Gastroenteritis Viral

Test for Micro Organisms
Norovirus,Adenovirus,Rotavirus,Astrovirus,Sapovirus,

Gastrointestinal infections are viral, bacterial or parasitic infections that cause gastroenteritis, an inflammation of the gastrointestinal tract involving both the stomach and the small intestine. Symptoms include diarrhea, vomiting, and abdominal pain.

The most common cause of gastroenteritis is a viral or bacterial infection, and less commonly parasitic infection. The most common causes of viral gastroenteritis are norovirus and rotavirus. Escherichia coli (E. coli), Salmonella and Campylobacter are the most common causes of bacterial gastroenteritis.

  • Norovirus. Noroviruses are the most common cause of foodborne illness worldwide. It’s especially likely to spread among people in confined spaces. Although in most cases the virus is spread through contaminated food or water, person-to-person transmission is also possible.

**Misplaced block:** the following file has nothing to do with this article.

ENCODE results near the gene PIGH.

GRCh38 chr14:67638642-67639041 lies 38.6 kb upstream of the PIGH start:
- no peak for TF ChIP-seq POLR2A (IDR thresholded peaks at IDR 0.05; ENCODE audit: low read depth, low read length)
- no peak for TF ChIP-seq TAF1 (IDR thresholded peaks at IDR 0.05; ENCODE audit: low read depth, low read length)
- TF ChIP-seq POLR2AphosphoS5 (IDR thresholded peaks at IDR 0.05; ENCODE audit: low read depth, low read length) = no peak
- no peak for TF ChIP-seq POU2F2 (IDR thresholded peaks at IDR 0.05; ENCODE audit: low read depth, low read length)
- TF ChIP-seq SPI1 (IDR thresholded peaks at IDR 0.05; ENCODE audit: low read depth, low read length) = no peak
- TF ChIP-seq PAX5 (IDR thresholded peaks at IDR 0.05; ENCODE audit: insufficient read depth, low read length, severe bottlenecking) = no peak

• Rotavirus. According to the Mayo Clinic, rotavirus is the leading cause of viral gastroenteritis in children worldwide. Children are commonly infected when they touch objects contaminated with the virus and then put their fingers in their mouths. There’s a rotavirus vaccine available in some countries.

Adults

See your doctor right away if you:

  • have a fever above 104°F (40°C)
  • have an inability to keep liquids down for 24 hours
  • are vomiting for more than 48 hours
  • are vomiting blood
  • are becoming dehydrated: excessive thirst, dry mouth, little or no urine (or deep yellow urine), extreme weakness, lightheadedness or dizziness
  • have blood in your bowel movements

Children

See your pediatrician right away if your child:

  • has a fever of above 102°F (39°C)
  • is experiencing a lot of discomfort or pain
  • appears lethargic
  • is very irritable
  • has bloody diarrhea
  • appears dehydrated

To tell if your child is dehydrated, you can monitor how much they’re drinking and urinating and compare to their typical amount.

Infants

Get your baby to their pediatrician right away if they:

  • have been vomiting (not just normal spitting up) for more than several hours
  • have a dry mouth
  • haven’t had a wet diaper in six hours
  • cries without tears
  • has severe diarrhea
  • has bloody stools
  • is unresponsive
  • is unusually drowsy or sleepy
  • has a sunken soft spot on the top of their head

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